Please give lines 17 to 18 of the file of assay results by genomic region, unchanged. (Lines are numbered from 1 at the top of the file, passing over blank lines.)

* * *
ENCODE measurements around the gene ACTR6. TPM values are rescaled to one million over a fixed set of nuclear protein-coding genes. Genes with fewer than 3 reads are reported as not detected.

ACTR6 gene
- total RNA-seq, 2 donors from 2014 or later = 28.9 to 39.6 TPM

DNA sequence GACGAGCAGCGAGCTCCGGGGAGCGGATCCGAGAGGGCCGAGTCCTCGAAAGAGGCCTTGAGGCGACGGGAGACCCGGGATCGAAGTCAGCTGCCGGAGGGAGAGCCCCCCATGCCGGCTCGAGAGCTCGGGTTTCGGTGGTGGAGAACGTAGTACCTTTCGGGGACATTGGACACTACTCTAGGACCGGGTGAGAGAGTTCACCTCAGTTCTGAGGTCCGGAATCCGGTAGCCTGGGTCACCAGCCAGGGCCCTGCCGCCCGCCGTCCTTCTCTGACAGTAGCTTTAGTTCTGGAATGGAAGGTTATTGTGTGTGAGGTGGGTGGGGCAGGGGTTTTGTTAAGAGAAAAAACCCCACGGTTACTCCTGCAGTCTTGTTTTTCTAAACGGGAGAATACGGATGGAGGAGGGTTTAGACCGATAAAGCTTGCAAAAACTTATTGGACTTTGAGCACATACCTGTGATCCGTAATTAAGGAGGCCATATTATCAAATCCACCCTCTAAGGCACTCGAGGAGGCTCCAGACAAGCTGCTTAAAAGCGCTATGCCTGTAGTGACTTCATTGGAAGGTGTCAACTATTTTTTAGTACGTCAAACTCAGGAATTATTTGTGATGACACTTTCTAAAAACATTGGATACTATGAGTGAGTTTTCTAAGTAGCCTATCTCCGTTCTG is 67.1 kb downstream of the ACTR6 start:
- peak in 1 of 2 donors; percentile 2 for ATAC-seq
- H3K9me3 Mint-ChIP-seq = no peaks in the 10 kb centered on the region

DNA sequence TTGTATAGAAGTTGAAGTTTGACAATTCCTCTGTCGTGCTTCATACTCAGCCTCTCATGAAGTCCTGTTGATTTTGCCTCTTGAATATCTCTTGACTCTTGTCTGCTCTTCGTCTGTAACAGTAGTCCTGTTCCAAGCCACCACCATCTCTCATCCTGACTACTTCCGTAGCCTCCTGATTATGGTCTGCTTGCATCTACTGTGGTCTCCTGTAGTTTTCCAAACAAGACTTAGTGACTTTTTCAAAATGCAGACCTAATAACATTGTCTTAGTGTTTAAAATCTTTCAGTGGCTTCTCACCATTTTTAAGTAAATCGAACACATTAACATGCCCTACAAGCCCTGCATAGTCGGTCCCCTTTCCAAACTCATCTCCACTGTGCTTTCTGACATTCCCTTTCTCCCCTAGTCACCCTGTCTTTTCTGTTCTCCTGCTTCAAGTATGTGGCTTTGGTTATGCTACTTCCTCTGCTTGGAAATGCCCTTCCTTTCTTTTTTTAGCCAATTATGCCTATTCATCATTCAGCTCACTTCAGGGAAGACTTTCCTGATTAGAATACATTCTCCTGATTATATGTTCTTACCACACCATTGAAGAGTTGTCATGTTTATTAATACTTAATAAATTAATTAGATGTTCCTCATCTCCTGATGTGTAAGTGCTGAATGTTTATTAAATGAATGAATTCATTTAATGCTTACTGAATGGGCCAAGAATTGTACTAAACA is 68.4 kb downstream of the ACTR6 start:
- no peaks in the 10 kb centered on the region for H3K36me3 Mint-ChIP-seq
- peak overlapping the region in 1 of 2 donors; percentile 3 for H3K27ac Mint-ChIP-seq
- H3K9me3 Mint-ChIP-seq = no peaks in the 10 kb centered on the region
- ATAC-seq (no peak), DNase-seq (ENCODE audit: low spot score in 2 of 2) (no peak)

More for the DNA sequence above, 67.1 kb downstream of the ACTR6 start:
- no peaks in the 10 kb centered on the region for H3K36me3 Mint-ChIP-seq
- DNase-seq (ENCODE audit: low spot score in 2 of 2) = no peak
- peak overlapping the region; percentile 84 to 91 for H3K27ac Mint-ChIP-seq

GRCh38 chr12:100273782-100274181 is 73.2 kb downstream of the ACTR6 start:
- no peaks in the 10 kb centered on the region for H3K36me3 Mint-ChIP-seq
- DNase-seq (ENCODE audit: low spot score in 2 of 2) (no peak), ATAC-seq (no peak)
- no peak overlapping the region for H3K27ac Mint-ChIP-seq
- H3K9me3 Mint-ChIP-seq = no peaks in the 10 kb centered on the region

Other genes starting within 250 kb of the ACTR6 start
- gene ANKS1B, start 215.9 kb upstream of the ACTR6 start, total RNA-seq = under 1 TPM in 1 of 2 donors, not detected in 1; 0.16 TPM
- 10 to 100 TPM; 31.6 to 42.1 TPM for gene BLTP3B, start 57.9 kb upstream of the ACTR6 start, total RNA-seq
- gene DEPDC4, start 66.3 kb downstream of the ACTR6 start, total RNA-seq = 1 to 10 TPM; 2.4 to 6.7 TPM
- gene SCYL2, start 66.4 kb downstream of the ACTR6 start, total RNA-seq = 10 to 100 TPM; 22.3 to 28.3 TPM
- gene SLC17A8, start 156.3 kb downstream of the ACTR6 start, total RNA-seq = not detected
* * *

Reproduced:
- no peaks in the 10 kb centered on the region for H3K36me3 Mint-ChIP-seq
- DNase-seq (ENCODE audit: low spot score in 2 of 2) (no peak), ATAC-seq (no peak)